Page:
“G-goblins 101,” she said, reading through the book. “I-in the history, there have been many cases of goblins being or at least seeming to be a lot stronger and smarter than average. I-in all of those cases, their leader has never been a goblin, and not even a hobgoblin. U-usually it was some kind of other magical beasts. B-but there’s one time when it was the worst,” she said, paging through the book. She finally stopped, releasing a sigh.

“And...?” Bill asked.

“I-it was human.”

“Human?” Bill muttered. “How can human control those beings?”

“J-just because it says it was a human, once, we shouldn’t assume that it could...” - Alice got silent as we all heard noises coming from afar.

“Hide,” Arryn said. Perhaps it was our luck or maybe Arryn had stopped here for that very reason, but we all followed Arryn to hide behind a nearby gully that was the size of a bit over half of my body. Roots were hanging above and behind our bodies while larger roots were spreading at the above of the gully itself.

The noise got closer. No, not noise, but the talking. And I knew that language very well - goblin.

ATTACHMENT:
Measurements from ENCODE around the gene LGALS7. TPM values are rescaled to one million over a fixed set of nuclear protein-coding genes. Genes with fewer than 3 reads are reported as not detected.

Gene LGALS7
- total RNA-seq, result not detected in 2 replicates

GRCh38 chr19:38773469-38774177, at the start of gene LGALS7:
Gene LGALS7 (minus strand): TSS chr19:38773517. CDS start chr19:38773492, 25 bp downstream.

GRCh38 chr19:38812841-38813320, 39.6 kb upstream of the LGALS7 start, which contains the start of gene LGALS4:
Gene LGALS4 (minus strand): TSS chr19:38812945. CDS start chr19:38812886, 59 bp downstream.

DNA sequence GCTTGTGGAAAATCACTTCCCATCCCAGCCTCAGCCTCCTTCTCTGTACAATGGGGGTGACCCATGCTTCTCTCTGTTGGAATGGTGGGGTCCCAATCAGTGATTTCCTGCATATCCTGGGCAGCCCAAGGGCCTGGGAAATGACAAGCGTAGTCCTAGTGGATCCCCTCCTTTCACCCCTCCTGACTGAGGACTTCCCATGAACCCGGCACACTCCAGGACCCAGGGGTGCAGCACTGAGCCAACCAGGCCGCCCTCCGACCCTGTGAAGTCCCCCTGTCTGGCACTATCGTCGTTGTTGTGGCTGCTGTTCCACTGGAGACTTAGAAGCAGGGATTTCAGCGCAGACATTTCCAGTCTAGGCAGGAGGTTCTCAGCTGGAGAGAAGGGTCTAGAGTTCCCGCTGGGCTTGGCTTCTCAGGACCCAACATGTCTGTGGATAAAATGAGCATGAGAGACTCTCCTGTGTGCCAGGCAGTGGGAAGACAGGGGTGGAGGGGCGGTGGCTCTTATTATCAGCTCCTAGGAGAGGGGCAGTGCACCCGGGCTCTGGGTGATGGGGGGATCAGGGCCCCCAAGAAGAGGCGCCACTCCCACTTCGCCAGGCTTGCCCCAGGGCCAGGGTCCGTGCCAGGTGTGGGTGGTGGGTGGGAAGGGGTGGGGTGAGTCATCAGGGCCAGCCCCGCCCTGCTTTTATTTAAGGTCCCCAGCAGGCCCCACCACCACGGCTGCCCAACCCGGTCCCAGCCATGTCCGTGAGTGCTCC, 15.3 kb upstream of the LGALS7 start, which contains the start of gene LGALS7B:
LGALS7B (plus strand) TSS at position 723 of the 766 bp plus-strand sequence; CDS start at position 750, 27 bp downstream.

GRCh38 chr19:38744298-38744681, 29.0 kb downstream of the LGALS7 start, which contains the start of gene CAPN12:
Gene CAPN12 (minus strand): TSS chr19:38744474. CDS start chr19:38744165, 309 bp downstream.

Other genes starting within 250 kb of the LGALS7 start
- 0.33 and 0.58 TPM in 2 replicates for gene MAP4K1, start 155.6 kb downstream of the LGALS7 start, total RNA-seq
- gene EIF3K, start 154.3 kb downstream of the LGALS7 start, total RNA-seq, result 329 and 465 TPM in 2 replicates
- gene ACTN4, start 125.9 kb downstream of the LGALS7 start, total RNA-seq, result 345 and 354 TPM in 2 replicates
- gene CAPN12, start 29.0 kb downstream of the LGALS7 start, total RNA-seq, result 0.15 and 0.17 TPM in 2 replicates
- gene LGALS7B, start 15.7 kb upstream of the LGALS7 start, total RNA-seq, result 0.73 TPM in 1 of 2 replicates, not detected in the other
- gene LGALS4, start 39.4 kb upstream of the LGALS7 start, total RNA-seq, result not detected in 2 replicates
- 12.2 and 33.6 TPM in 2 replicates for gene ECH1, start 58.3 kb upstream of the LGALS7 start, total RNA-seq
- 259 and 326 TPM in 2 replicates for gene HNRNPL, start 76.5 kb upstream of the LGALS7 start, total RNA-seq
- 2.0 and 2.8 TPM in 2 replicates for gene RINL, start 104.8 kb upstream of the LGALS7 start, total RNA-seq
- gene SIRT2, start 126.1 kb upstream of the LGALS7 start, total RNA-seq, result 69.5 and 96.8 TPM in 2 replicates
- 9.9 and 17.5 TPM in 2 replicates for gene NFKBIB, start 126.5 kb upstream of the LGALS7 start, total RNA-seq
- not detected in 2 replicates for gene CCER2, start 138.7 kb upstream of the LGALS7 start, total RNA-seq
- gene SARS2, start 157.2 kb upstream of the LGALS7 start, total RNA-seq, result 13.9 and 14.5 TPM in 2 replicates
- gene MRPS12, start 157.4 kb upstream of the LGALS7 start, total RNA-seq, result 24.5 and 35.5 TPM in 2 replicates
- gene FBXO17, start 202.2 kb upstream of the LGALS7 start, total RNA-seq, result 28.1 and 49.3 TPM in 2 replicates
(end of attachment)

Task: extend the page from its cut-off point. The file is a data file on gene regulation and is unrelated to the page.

“We are wasting our time,” a slightly lower pitched goblin said. Their every step felt heavier than any other goblin.

“Hobgoblin,” Arryn whispered, eyes slightly widened. That alone got a chill to go through my body. Hobgoblins are like goblins, just a lot larger, and a lot stronger, and a lot smarter. They are basically a stronger version of Goblin. But they’re also grown from simple goblins. They are more like a small chance. That’s why when a nest grows larger, there are more hobgoblins involved as well. Or that’s why goblin nests often grow around a rare hobgoblin. Many wild goblins are ready to join nest just to follow hobgoblin. They are often like our heroes.

“We need to find them so we can report to our master what we know. Right now we don’t know enough. All we know is that four of our own are dead. Maybe they are backup? Maybe they were just passer-by’s and they’re long gone. But we should always assume the worst. Not every passer-by could kill four of our own.” A slightly quieter and higher pitched goblin responded. It was obvious that it was just a normal goblin. That part, however, wasn’t a surprise. Hobgoblins always surround themselves with more intelligent goblins, and order the dumb to go out and do their deeds. Everyone looked at me, waiting for me to translate. I could only raise my finger and push it in front of my mouth to keep them silent.